- Your passport must be valid at least six months beyond the intended stay.
- A minimum of two blank pages in your passport is required, over a double page. If there is insufficient space in your passport, entry could be denied.
- Visitors must also be in possession of onward travel documents and have sufficient funds for the duration of their stay.
Please double check this with Bench Africa or your travel agent as this may change at any time
The unit of currency in Botswana is the Pula (BWP), which is made up of 100 Thebes (cents).
YOU SHOULD KNOW...
- Full banking services are available in all the main towns although a commission is normally charged.
- US Dollars are the common currency used whilst on safari, but please ensure the notes do not pre-date 2007, as they will not be accepted.
- It is recommended to carry some cash in small denominations.
Is Botswana the right choice for you and your family? Here’s what you need to know about travelling with children.
Considerations when Travelling with Children
- We would not recommend travelling to Botswana with children under the age of 6 as it is not malaria-free.
- Travel distances in Botswana can be long which proves to be a challenge for families with small children.
- Families will often need to reserve a private vehicle and guide if they want to take their children on game drives, which increases costs considerably.
- Children will have to sit out a lot of the less child-friendly game viewing activities.
- Some lodges and camps will have child-friendly activities and clubs to entertain and educate the youngsters.
- Although there are many camps and lodges that are not set up for children, there are some that were designed with children in mind. If you speak to one of our consultants they can tailor-make an itinerary specifically for you and your family.
Getting into the Country with Children
Effective from 1st October 2016, new regulations were implemented for travellers arriving with children up to the age of 18 years. Please refer to the Visa section of the Botswana Trip Planner for more information.
Although electricity in Africa is a lot more reliable than it used to be, here’s what you need to be aware of.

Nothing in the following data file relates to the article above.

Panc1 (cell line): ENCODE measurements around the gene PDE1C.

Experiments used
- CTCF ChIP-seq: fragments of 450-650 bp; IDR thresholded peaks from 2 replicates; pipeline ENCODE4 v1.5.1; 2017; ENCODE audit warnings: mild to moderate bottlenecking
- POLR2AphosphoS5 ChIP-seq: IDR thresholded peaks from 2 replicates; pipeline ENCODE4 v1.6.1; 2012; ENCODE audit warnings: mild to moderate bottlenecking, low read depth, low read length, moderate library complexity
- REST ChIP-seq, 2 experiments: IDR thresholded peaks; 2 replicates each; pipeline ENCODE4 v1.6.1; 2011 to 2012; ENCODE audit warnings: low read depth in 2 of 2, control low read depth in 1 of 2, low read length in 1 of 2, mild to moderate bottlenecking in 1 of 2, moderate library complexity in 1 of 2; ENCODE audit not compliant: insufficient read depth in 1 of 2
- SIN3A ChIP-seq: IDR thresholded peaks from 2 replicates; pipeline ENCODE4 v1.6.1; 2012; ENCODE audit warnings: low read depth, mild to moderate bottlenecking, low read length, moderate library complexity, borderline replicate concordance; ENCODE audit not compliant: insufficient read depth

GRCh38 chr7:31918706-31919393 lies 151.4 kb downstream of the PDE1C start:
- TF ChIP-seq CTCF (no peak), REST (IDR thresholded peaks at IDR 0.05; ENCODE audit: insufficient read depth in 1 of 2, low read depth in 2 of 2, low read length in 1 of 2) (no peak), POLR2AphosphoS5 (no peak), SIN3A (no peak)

VOLTAGE & FREQUENCY
In Botswana the general voltage is 220-240 and the frequency is 50 Hz.
- Electricity is provided by generators, in most camps.
- Batteries may be recharged in the camp during the day but it is wise to double check with the camp manager.
- As the sockets can vary a ‘Travellers Adaptor Set’ is recommended.
- Voltage sometimes fluctuates and whilst power cuts are rare, they are not unknown so it is useful to carry a torch.
Travelling by road in Africa may seem daunting to some so we have put together some information so that you know what you can expect.
- Please note that road surfaces vary from tarmac, gravel, sand and occasionally vehicles may travel “off road”.
- Additionally, if visiting remote areas or National Parks and Reserves, the roads may well be rough, bumpy and in a poor condition and may be affected by adverse weather conditions.
Road travel in Africa can be a risky business. We cannot stress enough how important it is that you travel with a reputable ground operator, who has strictly enforced guidelines regarding speed and road safety. We have spent the best part of 50 years assessing the ground operators in each country that we sell. In booking through Bench you know that you will be the safest that you can be!
Here are our recommendations to thumb through either before you leave for your trip to Botswana, or whilst on safari.
- City of the Kalahari: Mark and Delia Owens
- The Lost World of the Kalahari: Laurens Van Der Post
- Lonely Planet Botswana and Namibia: Lonely Planet
- 101 Things to Know When You Go on Safari in Africa: Patrick Brakspear
- The Bushmen – A Changing Way of Life: Anthony Bannister and Peter Johnson
- Whatever You Do, Don’t Run: Peter Allison
Tipping is a delicate and sensitive issue and many people ask us for tipping guidelines, here is all the information you should require.
Tipping is usually considered customary in Africa although not as widespread as the United States or Europe. It is always at your discretion. If you feel that someone has gone the extra mile to make your stay more enjoyable, a tip would be considered a nice way of saying thank you.
To help you budget for your trip, the following is given as a guideline only (shown in US Dollars):
Driver (per person per full day): $5.00
Guide (per person per full day): $10.00
Camp Staff (per person per full day): $5.00
Hotel Porter (per bag): $1.00
Here are some numbers you might need.